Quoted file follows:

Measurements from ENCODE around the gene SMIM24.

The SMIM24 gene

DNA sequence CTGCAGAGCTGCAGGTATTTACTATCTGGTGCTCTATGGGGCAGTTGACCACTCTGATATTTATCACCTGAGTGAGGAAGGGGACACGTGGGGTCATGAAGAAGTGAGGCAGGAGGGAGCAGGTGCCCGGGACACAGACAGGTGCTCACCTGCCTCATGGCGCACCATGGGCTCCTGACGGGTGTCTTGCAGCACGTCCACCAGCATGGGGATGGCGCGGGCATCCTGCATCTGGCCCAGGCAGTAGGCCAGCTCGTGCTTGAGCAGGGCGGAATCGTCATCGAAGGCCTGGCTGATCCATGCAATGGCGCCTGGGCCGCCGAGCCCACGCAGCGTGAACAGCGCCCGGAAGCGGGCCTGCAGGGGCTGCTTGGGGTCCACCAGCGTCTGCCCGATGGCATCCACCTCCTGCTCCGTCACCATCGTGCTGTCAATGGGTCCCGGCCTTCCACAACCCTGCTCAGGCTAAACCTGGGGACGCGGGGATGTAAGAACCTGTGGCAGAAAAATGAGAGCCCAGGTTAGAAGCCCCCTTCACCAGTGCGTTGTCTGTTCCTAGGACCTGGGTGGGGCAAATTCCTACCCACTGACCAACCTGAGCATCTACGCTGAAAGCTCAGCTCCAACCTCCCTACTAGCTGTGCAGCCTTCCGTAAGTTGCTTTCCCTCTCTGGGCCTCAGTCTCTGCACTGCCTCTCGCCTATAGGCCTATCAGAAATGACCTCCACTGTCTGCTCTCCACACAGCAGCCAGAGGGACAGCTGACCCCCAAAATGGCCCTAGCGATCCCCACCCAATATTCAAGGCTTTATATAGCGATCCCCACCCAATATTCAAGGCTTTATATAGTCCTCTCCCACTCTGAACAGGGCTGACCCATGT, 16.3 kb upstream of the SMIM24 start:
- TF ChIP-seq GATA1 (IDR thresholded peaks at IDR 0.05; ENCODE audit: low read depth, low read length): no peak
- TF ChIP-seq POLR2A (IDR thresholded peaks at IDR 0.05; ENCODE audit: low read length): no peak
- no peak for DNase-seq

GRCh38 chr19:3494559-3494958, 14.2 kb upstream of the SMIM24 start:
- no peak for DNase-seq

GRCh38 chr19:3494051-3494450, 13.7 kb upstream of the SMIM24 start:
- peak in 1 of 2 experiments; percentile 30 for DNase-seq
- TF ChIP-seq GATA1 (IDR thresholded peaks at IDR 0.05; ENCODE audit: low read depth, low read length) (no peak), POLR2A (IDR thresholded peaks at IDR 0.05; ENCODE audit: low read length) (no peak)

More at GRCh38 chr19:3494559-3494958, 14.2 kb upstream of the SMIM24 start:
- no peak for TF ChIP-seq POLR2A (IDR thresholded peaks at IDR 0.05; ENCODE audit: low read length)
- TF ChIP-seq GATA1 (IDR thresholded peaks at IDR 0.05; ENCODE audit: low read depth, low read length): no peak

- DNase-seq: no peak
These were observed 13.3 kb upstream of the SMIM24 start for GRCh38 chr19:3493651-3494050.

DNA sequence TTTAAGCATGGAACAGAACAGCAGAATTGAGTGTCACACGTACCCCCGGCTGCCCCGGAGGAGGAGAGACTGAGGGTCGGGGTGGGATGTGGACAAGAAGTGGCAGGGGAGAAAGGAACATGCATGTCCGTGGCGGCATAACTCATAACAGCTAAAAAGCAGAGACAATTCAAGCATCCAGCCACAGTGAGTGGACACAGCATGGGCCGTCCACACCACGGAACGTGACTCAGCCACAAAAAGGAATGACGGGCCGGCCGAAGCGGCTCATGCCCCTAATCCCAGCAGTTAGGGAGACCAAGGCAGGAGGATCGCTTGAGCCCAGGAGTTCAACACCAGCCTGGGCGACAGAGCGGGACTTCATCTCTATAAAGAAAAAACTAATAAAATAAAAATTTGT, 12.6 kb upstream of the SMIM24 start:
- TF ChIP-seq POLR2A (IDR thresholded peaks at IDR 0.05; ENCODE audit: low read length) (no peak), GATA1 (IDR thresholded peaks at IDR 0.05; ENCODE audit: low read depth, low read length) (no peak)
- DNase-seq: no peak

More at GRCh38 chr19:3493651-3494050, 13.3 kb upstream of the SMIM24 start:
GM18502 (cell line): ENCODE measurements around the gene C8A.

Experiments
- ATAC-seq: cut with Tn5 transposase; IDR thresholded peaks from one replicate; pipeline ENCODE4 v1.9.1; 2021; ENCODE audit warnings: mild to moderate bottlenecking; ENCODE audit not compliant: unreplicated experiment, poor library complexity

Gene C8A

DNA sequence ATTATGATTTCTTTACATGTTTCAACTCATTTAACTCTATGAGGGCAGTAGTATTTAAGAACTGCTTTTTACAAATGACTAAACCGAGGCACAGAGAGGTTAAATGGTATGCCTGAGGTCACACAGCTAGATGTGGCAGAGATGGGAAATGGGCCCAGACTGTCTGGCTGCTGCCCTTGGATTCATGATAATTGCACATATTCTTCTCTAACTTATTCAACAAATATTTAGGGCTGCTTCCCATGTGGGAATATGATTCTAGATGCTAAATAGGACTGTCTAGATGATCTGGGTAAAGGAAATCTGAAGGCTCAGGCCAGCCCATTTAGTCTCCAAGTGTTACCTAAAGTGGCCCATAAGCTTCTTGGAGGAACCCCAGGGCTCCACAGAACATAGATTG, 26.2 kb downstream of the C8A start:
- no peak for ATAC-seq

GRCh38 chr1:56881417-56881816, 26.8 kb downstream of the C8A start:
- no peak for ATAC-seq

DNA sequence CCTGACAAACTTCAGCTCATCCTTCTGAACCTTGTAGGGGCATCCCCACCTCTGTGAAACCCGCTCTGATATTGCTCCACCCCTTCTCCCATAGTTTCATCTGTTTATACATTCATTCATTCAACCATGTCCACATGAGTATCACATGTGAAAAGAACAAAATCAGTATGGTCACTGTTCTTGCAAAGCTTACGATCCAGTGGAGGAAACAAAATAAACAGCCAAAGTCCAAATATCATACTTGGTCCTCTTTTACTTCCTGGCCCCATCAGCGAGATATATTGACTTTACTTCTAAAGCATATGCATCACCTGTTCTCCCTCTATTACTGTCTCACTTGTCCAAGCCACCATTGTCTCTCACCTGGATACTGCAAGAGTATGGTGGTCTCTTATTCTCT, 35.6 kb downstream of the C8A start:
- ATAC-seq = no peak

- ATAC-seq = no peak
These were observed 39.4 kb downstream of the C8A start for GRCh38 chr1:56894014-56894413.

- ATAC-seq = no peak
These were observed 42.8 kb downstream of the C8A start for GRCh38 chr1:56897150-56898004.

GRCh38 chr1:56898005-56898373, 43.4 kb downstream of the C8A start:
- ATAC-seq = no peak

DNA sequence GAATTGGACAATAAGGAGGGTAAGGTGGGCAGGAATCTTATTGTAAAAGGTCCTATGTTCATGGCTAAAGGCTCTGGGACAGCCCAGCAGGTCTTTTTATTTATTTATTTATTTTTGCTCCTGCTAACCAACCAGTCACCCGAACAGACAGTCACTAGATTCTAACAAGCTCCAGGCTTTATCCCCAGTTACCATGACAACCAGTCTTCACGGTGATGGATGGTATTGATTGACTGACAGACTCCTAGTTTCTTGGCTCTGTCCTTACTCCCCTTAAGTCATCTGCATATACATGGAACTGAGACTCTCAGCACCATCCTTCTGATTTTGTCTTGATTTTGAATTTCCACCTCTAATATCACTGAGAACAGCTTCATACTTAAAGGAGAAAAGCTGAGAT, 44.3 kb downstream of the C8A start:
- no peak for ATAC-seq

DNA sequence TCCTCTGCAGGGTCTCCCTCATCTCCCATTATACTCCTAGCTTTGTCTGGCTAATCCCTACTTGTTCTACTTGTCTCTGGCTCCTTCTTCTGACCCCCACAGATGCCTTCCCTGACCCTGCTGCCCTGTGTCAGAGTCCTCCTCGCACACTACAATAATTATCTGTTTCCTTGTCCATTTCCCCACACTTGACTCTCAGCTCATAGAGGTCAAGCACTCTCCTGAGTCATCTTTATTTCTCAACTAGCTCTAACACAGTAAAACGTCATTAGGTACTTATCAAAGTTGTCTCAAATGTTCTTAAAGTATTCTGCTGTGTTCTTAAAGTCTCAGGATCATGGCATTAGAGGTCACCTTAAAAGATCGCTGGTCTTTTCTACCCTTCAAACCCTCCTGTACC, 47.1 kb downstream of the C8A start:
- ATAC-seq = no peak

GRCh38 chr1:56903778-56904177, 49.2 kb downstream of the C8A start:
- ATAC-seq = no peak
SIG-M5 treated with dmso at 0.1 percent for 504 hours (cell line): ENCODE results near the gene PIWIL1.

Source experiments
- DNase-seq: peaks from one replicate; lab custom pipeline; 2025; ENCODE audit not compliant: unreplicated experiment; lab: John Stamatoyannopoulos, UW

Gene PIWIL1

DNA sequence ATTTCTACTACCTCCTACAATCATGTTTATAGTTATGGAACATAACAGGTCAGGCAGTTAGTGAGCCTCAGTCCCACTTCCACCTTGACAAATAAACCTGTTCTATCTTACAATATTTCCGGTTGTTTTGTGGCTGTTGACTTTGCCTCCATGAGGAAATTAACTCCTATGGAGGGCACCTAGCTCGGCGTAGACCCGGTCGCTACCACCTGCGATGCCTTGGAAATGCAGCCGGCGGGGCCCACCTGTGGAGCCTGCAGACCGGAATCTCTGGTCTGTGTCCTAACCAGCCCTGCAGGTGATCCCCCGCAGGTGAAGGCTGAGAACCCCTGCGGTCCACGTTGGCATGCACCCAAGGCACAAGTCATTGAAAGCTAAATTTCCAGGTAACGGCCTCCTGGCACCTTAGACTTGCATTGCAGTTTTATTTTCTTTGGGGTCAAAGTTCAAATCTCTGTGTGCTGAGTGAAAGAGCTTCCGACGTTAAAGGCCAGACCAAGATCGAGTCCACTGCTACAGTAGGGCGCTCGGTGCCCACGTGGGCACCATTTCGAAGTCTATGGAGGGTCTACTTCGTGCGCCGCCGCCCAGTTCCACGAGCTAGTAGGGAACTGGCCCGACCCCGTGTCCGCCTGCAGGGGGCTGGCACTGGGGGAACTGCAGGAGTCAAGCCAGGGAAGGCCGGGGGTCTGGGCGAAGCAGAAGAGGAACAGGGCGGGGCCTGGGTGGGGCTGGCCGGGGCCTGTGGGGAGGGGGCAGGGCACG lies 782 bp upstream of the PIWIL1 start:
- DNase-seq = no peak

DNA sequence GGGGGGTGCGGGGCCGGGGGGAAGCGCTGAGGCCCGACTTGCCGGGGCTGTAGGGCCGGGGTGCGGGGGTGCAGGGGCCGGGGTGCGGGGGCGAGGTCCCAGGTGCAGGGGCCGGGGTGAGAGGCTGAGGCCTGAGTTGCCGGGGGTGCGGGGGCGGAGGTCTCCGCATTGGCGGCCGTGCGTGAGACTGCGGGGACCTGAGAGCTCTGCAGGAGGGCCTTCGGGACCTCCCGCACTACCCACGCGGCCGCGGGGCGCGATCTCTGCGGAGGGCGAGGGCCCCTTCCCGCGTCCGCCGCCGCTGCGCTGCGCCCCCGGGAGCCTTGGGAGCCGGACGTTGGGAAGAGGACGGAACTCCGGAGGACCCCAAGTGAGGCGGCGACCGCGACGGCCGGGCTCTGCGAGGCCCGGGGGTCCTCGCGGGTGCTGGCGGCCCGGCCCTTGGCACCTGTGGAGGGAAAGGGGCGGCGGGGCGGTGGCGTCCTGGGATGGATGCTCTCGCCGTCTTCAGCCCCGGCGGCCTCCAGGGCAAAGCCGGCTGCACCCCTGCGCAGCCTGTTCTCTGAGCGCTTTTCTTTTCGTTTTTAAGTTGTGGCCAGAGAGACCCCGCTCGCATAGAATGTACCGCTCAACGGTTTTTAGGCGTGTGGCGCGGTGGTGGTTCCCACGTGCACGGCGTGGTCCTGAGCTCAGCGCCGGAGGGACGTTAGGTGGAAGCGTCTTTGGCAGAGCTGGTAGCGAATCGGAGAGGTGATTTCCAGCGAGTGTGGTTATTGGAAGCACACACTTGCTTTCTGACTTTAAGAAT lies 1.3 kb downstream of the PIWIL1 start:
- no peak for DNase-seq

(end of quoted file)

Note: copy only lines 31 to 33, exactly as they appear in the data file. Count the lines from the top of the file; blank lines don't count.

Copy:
- ATAC-seq = no peak
These were observed 39.4 kb downstream of the C8A start for GRCh38 chr1:56894014-56894413.

- ATAC-seq = no peak